Alice Goodman

May 20, 2011

May 20, 2011 (Washington, DC) — Cigarette smoking should be a tip-off for the possibility of postpartum depression, according to a survey from the Pregnancy Risk Assessment Monitoring System. Results of a study suggesting this were presented here at American Congress of Obstetricians and Gynecologists 59th Annual Clinical Meeting.

The large survey showed that nearly 1 of every 3 mothers who reported smoking more than 10 cigarettes per day also had symptoms of clinical depression. Depression was more likely among heavier smokers who were younger, who were non-Hispanic black, and who had low levels of education.

"Our study suggests that screening and treatment of depression should be considered in all smoking-cessation programs that target new mothers," lead author Diana Cheng, MD, from the Maryland Department of Health and Mental Hygiene in Baltimore, told meeting attendees. The findings also suggest that healthcare workers should be alert to the possibility of postpartum depression in new mothers who are heavy smokers, and prescribe treatment accordingly, she added.

The study was based on a survey of a random sample of 8074 new mothers in Maryland who delivered babies between 2004 and 2008. Participants completed the survey between 2 and 9 months after delivery.

Fourteen percent of respondents reported smoking. Women were considered to have depression if they answered questions about depressive symptoms (mood and lack of interest) with "often" or "always". Compared with nonsmoking, heavier smoking was associated with 2 to 3 times the prevalence of depression (P < .05). Depression was strongly associated with the number of cigarettes smoked; it was found in 13% of nonsmokers, 22% of light smokers (10 or fewer cigarettes per day), and 29% of those who smoked more than 10 cigarettes per day.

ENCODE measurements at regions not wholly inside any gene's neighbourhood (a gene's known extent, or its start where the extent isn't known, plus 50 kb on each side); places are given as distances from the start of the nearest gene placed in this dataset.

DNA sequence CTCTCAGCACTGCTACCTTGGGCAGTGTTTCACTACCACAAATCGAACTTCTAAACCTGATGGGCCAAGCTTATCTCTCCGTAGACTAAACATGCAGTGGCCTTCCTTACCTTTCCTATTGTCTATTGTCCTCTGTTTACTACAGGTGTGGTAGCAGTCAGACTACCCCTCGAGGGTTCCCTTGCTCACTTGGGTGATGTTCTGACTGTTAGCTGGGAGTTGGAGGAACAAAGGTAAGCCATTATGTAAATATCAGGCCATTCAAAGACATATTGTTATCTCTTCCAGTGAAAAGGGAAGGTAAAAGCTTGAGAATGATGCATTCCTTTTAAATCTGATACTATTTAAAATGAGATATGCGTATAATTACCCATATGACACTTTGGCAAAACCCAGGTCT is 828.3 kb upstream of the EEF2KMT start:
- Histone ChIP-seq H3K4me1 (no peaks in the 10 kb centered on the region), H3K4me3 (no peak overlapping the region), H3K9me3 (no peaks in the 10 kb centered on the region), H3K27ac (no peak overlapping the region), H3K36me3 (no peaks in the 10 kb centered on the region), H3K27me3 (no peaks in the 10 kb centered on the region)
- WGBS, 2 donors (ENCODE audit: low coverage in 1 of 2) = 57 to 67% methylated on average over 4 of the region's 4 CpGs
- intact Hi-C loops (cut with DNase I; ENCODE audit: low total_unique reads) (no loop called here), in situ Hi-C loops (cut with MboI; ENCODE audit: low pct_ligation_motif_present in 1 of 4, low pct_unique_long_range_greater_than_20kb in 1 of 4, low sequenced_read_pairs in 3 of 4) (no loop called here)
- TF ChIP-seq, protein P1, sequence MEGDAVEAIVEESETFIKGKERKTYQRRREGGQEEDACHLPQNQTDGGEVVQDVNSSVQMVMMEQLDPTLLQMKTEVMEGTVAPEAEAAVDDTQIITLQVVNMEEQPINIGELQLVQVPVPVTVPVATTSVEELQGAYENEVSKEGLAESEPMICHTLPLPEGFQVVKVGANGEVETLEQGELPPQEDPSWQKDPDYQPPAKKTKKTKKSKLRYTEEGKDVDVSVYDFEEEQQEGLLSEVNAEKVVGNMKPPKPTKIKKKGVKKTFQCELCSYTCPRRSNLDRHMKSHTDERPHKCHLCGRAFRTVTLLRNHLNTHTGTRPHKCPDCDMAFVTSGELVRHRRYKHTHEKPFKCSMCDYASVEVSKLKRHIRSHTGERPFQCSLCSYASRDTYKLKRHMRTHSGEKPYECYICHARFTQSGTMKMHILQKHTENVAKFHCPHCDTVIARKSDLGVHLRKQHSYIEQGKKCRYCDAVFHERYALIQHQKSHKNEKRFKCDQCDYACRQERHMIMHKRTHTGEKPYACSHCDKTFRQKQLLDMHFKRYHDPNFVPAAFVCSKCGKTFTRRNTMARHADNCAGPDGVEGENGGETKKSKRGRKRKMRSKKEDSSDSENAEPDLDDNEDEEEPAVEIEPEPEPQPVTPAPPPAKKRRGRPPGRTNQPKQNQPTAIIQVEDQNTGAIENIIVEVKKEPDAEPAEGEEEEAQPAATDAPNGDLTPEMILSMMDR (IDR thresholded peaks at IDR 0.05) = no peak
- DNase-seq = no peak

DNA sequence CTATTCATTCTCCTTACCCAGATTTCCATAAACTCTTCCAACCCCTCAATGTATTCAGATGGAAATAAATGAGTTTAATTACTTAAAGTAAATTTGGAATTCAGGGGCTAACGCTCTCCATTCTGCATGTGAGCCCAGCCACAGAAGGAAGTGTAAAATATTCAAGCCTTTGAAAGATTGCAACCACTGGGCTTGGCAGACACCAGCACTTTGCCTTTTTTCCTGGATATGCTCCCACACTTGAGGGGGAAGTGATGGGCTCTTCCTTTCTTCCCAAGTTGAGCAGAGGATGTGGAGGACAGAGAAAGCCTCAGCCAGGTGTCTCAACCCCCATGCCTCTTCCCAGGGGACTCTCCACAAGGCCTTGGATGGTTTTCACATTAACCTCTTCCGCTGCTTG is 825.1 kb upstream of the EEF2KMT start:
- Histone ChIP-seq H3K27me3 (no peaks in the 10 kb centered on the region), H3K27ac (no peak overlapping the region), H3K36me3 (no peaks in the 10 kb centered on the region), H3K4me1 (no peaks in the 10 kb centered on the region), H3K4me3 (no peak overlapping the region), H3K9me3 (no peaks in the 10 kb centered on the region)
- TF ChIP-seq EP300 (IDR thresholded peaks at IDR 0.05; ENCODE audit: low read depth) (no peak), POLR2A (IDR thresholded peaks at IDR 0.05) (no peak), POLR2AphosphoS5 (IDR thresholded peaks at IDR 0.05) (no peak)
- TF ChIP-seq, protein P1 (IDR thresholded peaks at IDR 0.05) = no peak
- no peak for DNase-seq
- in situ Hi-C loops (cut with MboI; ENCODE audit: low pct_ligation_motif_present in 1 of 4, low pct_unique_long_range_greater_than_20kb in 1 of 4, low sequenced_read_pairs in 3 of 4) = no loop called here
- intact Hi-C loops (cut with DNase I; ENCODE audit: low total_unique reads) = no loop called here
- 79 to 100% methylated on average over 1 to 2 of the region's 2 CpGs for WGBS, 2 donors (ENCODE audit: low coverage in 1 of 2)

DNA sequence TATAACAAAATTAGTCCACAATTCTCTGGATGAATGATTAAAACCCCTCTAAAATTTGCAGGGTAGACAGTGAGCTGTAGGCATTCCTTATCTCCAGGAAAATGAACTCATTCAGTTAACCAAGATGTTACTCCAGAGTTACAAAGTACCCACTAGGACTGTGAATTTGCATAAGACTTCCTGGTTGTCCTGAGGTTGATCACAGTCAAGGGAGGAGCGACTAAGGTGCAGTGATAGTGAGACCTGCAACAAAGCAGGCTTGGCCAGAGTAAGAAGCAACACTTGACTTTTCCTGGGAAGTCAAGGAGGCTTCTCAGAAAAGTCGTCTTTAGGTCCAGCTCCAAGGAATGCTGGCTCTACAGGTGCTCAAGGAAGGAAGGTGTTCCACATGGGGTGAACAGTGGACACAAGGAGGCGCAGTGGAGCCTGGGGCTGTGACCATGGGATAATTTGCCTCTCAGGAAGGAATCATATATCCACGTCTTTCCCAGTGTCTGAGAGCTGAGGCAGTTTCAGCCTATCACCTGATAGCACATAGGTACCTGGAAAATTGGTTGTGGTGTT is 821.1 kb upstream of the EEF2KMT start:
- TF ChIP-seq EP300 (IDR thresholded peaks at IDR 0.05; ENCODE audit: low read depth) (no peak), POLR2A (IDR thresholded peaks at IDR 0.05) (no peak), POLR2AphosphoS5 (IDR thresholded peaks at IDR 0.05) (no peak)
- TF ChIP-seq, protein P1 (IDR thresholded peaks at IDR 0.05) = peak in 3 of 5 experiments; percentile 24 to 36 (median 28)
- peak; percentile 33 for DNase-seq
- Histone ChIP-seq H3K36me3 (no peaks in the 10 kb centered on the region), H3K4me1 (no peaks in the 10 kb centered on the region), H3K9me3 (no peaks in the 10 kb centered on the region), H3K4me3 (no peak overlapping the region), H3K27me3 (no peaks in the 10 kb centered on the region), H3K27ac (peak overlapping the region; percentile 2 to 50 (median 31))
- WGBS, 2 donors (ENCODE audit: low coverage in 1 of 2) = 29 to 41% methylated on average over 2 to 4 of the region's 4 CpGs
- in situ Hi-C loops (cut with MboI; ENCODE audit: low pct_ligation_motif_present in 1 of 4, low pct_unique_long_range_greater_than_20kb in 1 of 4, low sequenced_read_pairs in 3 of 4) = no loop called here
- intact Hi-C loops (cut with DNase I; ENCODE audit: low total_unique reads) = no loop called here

The prevalence of depression was highest among heavier smokers who were younger than 20 years of age (41%) and were non-Hispanic blacks (39%). Depression was also strongly associated with education level: it was found in 46% of women who did not finish high school and in 9% of college graduates.

Postpartum depression is of great concern because it increases the risk of developing bipolar disorder and other psychosis, said Kristie Baisden, DO, chief resident at Georgetown University School of Medicine in Washington, DC. At the meeting, Dr. Baisden presented a poster on risk factors for postpartum depression. Her research on more than 900 women found that unemployment, being older than 35 years of age, and having any history of anxiety or depression increased the risk for postpartum depression.

"It is important to recognize and treat postpartum depression to avoid worsening mental health and subsequent problems," she stated.

Dr. Cheng and Dr. Baisden have disclosed no relevant financial relationships.

American Congress of Obstetricians and Gynecologists (ACOG) 59th Annual Clinical Meeting: Abstracts 64 and 125. Presented May 3, 2011.


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